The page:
4) Ring fencing. More recently I've seen dual operating structures used as an attempt to ring fence change. In this case, you've got a very operationally run group (often with a non strategic CIO) and there is concern over the threat of this "new digital" bolt-on. The solution is seen as dual structure which is basically a way of saying "you digital lot can play with your crayons over there, don't disturb us". This is not healthy or helpful when faced with an evolving industry and just helps reinforce inertia.

5) Legacy. To compound things people having started to confuse "legacy" (which really should be called toxic IT) as being the role of one group. Not only is this dangerously misguided as to what legacy actually is and how co-evolution causes it (it can appear at different stages of evolution, more on this here) but now you are emphasising one group as the "future new" and one as the "past old". You might as well call them Eloi and Morlocks and give them axes. You're also in danger of highlighting one group as more important when in reality you need brilliant people in all. Furthermore you've buried the all important middle.

There is absolutely nothing good I can say about dual operating system structures as a universal doctrine. Not even as a transitional model. I hold a view based upon experience, practice and an understanding of the principles of evolution that such dual structures are over simplistic thinking. If you want to transition then go cell based first (e.g. Amazon's two pizza, starfish) and deal with attitude later. I'm quite convinced in this meme copying world that lots of companies will still jump on this as the solution and I suspect that some people will try to use it to prevent change to their empires. In my opinion, neither is good for the future welfare of an organisation.

So certainly organisations have historically tended to bolt-on departments for innovation but this is not new. The polar extremes in an organisation is also not new. Even organising by the extremes and the failure it causes is not new. In reality, it's so not new it's a decade old.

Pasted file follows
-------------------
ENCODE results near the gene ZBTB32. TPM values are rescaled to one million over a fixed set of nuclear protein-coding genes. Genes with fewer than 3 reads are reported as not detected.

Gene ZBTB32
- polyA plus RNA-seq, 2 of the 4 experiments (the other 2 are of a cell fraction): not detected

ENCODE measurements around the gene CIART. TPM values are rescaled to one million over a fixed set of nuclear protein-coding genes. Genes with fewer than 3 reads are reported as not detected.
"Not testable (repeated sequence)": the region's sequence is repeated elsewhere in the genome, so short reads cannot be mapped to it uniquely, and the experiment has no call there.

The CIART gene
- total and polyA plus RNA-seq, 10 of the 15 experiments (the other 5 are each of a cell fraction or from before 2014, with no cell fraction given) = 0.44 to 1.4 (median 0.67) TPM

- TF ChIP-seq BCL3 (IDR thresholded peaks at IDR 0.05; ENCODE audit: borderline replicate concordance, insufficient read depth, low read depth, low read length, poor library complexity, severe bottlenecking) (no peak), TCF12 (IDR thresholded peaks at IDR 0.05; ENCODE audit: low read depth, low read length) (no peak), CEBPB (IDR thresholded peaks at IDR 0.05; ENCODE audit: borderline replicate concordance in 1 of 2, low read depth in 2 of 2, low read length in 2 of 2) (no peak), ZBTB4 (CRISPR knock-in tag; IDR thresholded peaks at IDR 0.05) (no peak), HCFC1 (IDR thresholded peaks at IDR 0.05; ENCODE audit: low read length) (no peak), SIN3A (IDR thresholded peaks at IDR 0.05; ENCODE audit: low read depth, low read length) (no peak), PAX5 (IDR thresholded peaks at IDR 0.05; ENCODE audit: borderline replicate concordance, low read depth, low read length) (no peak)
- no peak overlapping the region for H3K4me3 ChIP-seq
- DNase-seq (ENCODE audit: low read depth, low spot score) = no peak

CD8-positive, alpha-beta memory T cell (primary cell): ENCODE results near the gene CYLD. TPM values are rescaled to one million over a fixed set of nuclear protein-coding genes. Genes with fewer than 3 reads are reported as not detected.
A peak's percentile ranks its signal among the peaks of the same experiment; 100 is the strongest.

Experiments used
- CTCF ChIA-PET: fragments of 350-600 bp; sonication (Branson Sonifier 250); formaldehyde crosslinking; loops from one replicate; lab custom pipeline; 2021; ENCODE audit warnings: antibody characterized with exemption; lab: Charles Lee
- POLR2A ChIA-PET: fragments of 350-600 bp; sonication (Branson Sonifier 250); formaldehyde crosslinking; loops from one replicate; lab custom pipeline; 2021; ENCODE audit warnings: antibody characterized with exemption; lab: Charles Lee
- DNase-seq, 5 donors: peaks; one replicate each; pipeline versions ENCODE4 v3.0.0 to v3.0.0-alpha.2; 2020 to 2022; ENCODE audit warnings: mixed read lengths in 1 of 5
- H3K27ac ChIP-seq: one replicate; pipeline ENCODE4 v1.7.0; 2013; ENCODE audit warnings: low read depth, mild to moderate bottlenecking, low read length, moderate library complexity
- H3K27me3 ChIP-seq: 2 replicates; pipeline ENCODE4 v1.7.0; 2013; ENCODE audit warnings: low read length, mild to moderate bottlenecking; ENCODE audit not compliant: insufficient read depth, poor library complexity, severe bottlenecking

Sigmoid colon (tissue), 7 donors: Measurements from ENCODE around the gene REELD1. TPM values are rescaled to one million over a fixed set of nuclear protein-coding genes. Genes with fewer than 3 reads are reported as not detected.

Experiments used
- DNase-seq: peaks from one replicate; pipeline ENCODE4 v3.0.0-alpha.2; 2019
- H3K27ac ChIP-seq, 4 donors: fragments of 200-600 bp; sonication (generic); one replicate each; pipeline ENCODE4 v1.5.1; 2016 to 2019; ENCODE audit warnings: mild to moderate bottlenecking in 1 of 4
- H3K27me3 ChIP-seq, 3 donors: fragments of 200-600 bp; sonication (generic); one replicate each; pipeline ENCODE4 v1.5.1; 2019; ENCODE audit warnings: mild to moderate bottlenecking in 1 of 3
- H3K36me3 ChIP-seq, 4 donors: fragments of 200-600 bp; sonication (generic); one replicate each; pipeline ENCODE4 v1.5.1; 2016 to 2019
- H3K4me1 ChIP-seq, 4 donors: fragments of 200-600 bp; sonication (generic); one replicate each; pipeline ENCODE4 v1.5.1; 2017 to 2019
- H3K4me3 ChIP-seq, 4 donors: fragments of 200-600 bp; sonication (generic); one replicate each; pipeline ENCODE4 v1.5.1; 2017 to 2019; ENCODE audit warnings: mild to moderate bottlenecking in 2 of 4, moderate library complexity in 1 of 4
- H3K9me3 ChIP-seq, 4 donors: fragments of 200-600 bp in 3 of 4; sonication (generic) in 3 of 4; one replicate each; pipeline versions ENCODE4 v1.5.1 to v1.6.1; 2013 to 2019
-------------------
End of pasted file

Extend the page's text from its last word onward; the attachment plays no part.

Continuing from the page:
But that won't stop Gartner from promoting bimodal, the "new" (old) hotness and I'm mindful that if they said "The secret was to tie a yellow ribbon around the old oak tree" then some would empty Amazon of stock. They have their adoring fans. When they stuck to technology analysis, producing MQs and hypecycles (which are just aggregated opinion not some scientific measure of physical property btw) then I also generally found them harmless and occasionally useful. This new venture of theirs, I don't view in the same light.

As for Gartner's view that you have to "Go bimodal or go home", well I view this as reckless promotion. Also trying to link this particular form of structure with a technology evolution (e.g. cloud) is very questionable. Yes, organisations are needing to evolve and there is specific phenotype that is emerging that is caused by the underlying evolution of technology. I wrote about this many years ago, and for reference this is the result of that population study published to LEF members in 2011.

Now whilst the phenotype had companies gravitating towards mixed methods (rather than single) - the agile vs lean vs six sigma debate is rather past its sell by date - the structure was firmly heading towards cell based. Very rarely were companies considering attitude (as in the need for pioneers, settlers or town planners) and certainly I found no examples of companies promoting organisation by extremes and only rare mention of a concept such as "two speed IT". Hence I am highly suspicious of bimodal, I would have expected some references to organisation by extremes to have emerged even in those early days especially when the other phenotypic changes were so strong.

Caveat Emptor.